NOTE: Cathy often ends her post with music. When I read this post in preparation for publication, I immediately thought about this powerful scene from Sex in the City - where Samantha (the bad girl of the show) gets REAL during a breast cancer benefit. She speaks out, breaks the taboo of the reality of cancer. It's at the end of this post. There's a moment of salty language. This is how I envision Cathy, and so many other women, including myself, for DARING to confront the myths and bullying that surround vaccine choice. STRIP OFF YOUR WIG and TELL THE TRUTH. The anti-vaxxer? SHE'S ME. SHE'S YOU. XOX Kim
A friend sent me a message a few nights ago asking me to check out an online conversation that was on one of her social media pages. I told her sure, I’d check it out. I was just about to serve dinner, though, so I quickly opened the conversation knowing I’d have to come back to it when I had more time. Scrolling to a woman’s comment that my friend wanted me to look at, I leaned back in my chair. Ahh, an online conversation about vaccines. Do I really want to jump in? I’ve shied away from joining in on friends’ social media posts beyond sharing a “like” or “favoriting” something they’ve posted. I’m in full support of their efforts when links about liability-vaccines, autism, parental rights, and protecting existing freedoms begin thoughtful conversations, but I don’t know their friends or their friends’ beliefs. I’ve walked into too many hateful one-sided online conversations with complete strangers. Whatever I try to share with them – even if it’s a link straight from the CDC saying that all vaccines come with risk, is somehow turned against me. At quick glance, I could see that the conversation my friend invited me to join could be heading in that same direction.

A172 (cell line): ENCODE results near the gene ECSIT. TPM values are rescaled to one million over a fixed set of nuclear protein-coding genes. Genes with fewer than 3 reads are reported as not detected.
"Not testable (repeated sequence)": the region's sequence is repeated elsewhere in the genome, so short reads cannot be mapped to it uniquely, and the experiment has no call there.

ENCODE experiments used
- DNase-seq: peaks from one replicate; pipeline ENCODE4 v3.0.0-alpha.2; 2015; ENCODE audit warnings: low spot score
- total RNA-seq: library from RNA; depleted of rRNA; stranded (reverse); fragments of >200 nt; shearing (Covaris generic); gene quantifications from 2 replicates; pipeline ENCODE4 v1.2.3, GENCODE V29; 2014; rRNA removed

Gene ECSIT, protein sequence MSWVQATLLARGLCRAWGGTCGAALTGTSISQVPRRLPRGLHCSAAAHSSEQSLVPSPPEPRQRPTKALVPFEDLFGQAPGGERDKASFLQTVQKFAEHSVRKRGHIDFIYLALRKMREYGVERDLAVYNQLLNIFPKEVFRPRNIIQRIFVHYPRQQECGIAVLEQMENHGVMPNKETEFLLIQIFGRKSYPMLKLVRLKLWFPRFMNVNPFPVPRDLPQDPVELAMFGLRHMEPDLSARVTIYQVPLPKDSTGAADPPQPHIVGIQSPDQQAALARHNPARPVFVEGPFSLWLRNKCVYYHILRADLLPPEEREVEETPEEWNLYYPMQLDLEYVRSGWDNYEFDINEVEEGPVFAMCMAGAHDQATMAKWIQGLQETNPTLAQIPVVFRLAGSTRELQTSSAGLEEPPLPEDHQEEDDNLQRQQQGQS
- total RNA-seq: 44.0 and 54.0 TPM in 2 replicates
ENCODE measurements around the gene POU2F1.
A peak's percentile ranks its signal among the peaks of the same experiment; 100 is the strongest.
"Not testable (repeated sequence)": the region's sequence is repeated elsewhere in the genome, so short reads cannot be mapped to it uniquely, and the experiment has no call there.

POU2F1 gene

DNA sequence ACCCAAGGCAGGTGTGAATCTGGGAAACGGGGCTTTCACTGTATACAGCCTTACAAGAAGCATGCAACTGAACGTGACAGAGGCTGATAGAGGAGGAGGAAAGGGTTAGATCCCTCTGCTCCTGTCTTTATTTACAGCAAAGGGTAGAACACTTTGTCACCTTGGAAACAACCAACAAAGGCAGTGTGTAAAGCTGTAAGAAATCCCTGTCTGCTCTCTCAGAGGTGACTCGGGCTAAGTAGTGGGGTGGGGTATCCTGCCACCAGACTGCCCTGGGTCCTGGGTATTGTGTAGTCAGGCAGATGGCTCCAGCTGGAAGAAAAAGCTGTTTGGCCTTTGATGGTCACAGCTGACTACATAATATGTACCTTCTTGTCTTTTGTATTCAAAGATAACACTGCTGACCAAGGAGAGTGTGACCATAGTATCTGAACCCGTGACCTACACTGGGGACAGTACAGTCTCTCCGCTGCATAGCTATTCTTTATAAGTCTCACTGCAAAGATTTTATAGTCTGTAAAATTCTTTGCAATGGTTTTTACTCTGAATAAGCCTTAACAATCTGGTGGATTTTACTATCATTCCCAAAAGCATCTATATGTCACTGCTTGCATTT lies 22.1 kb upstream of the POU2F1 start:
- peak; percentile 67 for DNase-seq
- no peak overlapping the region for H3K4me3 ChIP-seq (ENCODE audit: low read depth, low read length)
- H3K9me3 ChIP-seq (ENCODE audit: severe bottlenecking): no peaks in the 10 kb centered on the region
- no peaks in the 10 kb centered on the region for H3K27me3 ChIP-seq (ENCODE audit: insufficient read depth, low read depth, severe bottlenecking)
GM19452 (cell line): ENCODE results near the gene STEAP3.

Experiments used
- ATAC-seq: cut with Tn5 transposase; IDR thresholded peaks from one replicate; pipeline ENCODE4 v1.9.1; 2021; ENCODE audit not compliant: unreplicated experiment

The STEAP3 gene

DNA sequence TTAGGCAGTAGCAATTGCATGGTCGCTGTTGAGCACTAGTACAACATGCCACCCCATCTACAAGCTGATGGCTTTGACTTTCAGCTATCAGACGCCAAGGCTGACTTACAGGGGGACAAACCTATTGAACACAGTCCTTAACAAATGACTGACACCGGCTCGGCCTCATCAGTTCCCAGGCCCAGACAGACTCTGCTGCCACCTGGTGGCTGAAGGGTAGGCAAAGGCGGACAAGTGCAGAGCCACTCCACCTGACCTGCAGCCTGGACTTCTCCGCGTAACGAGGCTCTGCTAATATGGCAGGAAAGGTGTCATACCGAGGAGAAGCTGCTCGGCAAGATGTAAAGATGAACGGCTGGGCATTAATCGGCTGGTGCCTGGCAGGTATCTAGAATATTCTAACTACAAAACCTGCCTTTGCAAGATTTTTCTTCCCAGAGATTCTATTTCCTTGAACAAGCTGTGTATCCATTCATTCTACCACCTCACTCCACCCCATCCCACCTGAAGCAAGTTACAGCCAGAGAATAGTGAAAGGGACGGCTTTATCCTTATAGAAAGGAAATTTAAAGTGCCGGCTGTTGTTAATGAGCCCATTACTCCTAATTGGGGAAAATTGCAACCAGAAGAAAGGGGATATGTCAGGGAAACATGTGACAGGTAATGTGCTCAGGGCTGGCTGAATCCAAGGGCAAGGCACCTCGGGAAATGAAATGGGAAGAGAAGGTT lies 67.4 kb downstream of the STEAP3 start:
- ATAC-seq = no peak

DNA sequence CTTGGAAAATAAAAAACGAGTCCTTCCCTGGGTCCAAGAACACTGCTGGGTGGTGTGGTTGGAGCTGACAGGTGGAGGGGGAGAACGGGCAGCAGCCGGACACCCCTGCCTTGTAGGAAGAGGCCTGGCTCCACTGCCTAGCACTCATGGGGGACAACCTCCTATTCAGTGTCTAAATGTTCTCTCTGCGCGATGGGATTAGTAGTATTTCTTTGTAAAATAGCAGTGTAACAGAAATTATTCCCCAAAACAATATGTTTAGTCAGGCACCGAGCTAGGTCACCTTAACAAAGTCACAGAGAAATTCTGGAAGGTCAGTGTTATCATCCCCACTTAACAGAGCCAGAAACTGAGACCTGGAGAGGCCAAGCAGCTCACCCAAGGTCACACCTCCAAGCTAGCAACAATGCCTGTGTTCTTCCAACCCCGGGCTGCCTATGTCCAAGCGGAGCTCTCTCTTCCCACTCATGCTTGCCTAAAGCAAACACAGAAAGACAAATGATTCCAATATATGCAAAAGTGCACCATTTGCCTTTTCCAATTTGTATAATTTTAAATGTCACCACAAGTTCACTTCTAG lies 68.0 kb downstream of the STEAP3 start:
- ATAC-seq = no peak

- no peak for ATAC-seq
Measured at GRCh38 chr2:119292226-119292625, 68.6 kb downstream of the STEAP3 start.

Subjected to more hate than reason, I haven’t wanted to chime in on conversations on other people’s pages as much as I used to. But this friend reached out to me specifically, and I fully trusted her to help back me up should things turn ugly. So, after I read the other person’s comment, especially when they asked Why someone would walk completely away from vaccines? Why when we know they work! I decided to say something. I couldn’t answer her right away. Dinner was ready. But I told myself that if the tone of the thread didn’t change before I came back to the computer, I would leave a ‘one and done’ reply. I’d get what I needed to say in one sitting.
I wish I’d thought to save the original post and the questions that person was asking, but I didn’t think to. Besides wondering what turns someone into an “anti-vaxxer”, my friend’s friend wondered if some sort of testing could be done since she’d [paraphrased] heard the media say something about autism and vaccines and something about underlying conditions. Prior to that, she’d mentioned that a medical test ordered for her son revealed a condition she didn’t know he had. When I read that I thought, If only parents of vaccine injured children had that option—some sort of test prior to vaccinations that would show if the child was susceptible to vaccine injury—if we’d been offered that, maybe some of us wouldn’t be raising medically fragile children like we are. I was happy that she’d found appropriate treatment after that testing, but then my emotions changed. Going back to how important vaccines are, the woman stated that she’d risk for her son the minute vaccine side effects because she’d rather an autistic child than a dead child.